- Being Pronouns are very
wedges. Avoid them.consistently concise is tricky at first, but practice helps. After each meeting make a list of all your contributions, or anyone's contributions, verbatim if possible. Then rewrite them in fewer words. You'll get better at it.
- Speaking last won't help much
- An oft-recommended technique involves speaking last — waiting for nearly everyone to speak before making a contribution. The hope is that by that point chronic peer interrupters will have had all the opportunity they need to speak, and therefore they'll be less likely to interrupt someone who has waited politely for some time.
- This tactic can backfire. In effect, using it might be conceding the floor to the interrupters. But the real problem is that chronic peer interrupters do what they do not merely because of the need to contribute their ideas, but because interrupting others is an expression of power or dominance. Whenever someone else is speaking, the chronic peer interrupter must listen. In that situation, the power stances are inverted with respect to the favored configuration of the chronic peer interrupter, who then feels the need to "fix" the situation by interrupting.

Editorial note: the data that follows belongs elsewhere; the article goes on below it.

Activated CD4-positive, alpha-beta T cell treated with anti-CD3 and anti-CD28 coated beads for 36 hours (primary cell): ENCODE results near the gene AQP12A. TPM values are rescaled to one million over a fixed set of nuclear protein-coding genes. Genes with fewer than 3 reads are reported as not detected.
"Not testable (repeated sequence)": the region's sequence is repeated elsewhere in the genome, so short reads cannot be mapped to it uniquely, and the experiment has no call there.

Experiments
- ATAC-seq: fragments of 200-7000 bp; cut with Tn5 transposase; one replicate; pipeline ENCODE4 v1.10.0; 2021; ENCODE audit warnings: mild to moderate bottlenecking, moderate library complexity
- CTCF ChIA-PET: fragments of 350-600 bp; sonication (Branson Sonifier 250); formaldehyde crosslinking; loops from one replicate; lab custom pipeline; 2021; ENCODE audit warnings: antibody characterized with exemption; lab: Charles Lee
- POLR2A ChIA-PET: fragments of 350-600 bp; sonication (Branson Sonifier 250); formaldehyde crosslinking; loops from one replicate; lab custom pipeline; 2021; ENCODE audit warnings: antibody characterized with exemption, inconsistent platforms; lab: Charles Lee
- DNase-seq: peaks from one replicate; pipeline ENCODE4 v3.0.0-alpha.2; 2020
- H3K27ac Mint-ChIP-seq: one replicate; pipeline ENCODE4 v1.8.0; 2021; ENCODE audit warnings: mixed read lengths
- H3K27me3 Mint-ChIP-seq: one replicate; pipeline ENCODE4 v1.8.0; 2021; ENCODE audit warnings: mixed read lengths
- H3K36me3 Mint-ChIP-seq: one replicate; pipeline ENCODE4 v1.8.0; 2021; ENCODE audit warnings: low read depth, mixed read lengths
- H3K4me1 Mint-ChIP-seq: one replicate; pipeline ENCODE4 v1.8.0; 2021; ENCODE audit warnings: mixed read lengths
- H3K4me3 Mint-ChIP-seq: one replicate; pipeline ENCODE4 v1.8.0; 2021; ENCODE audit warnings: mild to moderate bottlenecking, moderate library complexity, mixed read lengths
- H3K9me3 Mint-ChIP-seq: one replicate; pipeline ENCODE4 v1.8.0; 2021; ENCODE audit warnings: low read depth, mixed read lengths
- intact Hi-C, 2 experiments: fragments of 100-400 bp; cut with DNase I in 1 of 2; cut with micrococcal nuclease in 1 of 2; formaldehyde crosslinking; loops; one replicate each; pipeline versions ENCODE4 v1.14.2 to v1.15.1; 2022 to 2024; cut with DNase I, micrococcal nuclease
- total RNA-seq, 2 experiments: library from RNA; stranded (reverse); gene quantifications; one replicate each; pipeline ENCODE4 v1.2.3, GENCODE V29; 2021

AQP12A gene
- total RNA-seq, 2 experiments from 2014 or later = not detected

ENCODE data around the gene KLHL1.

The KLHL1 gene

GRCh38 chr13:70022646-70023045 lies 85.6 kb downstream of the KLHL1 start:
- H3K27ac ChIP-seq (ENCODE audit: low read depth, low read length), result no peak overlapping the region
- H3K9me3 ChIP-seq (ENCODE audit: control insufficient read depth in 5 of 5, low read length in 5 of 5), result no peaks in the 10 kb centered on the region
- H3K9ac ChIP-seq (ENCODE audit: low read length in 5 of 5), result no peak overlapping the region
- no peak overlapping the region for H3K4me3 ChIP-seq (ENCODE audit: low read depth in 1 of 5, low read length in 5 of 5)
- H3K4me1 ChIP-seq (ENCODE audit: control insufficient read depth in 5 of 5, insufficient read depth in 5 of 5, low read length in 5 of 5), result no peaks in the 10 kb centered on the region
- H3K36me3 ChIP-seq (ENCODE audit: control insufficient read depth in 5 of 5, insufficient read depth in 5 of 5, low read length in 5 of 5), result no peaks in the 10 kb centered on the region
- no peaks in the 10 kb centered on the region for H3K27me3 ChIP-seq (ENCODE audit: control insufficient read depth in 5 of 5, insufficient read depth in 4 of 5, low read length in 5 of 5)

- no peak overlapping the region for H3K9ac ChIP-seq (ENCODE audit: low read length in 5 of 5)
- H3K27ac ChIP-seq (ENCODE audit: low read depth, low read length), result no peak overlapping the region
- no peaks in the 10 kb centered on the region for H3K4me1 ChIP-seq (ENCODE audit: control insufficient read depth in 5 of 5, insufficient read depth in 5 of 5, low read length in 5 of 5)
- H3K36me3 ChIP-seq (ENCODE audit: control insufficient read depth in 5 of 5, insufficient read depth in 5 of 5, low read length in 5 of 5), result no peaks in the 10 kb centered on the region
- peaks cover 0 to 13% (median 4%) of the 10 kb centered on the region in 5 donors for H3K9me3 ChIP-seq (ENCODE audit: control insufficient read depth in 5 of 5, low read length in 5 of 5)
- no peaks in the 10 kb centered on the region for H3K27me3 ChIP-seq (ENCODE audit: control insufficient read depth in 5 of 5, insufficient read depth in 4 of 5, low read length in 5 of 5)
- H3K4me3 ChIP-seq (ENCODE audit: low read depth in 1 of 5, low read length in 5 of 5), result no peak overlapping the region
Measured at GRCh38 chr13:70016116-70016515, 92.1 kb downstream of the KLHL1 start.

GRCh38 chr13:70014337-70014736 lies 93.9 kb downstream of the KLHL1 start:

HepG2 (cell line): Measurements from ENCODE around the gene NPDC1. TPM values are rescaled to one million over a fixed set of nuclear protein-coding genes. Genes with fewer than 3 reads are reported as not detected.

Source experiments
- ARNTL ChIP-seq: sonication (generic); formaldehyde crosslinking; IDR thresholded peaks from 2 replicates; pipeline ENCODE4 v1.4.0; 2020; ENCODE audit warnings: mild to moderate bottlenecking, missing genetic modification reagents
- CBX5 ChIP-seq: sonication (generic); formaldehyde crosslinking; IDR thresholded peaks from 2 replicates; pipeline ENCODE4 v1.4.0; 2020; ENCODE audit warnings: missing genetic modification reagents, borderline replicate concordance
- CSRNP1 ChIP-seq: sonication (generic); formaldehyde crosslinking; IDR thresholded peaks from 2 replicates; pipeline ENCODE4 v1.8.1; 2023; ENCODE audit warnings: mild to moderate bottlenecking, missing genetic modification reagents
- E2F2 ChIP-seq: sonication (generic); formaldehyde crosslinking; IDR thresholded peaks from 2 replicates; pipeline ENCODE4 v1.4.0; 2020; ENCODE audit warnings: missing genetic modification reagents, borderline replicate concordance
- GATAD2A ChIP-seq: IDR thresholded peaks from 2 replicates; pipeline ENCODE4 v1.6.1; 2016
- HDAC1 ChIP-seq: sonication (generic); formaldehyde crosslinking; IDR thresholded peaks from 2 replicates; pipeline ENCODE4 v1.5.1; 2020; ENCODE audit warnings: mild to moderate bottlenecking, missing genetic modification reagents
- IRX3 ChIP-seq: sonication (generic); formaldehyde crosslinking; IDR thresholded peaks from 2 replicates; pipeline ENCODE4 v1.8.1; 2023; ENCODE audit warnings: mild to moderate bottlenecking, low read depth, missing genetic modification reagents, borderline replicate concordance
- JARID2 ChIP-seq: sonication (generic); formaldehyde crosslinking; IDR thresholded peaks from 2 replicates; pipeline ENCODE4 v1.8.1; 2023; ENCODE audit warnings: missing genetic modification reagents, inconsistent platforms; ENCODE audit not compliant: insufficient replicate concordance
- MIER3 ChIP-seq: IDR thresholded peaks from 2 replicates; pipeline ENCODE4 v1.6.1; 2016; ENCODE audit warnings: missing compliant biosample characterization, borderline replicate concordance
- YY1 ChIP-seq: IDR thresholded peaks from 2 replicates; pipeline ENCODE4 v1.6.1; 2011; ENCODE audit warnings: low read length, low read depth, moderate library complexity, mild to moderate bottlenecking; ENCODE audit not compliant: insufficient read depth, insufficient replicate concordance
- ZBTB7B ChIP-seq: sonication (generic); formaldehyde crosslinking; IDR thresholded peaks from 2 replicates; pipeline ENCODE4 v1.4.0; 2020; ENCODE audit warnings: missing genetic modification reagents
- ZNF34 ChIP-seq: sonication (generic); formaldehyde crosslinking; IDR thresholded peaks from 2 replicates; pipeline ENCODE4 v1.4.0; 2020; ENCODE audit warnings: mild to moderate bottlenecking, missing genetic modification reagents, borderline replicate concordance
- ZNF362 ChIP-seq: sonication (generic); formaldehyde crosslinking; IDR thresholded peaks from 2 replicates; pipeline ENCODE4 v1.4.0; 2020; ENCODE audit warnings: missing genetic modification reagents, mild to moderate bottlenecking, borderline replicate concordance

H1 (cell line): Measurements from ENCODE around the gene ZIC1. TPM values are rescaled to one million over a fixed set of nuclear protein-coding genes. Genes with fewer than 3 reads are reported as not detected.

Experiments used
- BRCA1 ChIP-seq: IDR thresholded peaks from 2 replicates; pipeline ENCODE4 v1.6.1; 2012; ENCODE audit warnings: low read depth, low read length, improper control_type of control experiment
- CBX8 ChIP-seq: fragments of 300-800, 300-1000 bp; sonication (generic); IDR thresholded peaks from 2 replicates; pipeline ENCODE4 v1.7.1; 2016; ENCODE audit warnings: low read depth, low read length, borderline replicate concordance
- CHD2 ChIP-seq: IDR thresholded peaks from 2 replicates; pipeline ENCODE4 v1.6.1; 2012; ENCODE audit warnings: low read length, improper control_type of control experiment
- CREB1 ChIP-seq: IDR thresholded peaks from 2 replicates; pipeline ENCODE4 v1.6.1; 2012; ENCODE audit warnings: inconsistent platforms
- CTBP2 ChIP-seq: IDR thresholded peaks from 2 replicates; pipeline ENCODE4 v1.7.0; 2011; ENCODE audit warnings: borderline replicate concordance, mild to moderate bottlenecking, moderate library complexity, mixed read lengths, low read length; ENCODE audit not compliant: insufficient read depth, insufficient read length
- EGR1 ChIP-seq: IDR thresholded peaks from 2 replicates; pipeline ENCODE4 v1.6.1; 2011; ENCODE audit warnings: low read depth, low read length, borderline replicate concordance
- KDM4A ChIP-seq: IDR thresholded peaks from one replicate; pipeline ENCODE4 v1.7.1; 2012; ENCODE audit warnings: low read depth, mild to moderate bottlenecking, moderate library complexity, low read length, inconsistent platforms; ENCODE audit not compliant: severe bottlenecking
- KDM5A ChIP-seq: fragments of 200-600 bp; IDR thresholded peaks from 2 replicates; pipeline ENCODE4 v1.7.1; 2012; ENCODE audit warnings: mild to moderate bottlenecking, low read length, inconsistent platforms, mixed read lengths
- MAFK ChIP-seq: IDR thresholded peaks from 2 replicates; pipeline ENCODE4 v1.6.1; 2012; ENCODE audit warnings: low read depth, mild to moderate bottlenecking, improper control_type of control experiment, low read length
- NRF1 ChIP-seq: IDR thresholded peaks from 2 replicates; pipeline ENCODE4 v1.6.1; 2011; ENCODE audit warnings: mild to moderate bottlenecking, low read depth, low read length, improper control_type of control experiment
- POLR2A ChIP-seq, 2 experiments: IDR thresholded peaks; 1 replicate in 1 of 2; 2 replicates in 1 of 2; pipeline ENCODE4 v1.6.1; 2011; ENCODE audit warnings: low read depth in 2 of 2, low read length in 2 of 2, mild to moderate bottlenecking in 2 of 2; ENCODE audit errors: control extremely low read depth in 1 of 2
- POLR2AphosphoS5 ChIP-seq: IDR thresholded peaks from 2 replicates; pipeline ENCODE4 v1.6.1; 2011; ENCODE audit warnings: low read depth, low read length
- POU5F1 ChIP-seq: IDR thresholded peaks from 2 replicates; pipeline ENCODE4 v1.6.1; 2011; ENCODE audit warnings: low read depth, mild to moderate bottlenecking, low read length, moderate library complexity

- Set expectations
- If you surf around a bit, you can find recommendations that introducing your contribution by setting expectations can prevent interruptions. For example, you can start with "This is a complex argument, but bear with me," or, "I have just three points to make," or, "Give me just two minutes to lay out this story," or, "The last thing I'll add is…" or something analogous. Beware, though: long intros describing the structure of the contribution you're about to make can seem arrogant or condescending to some.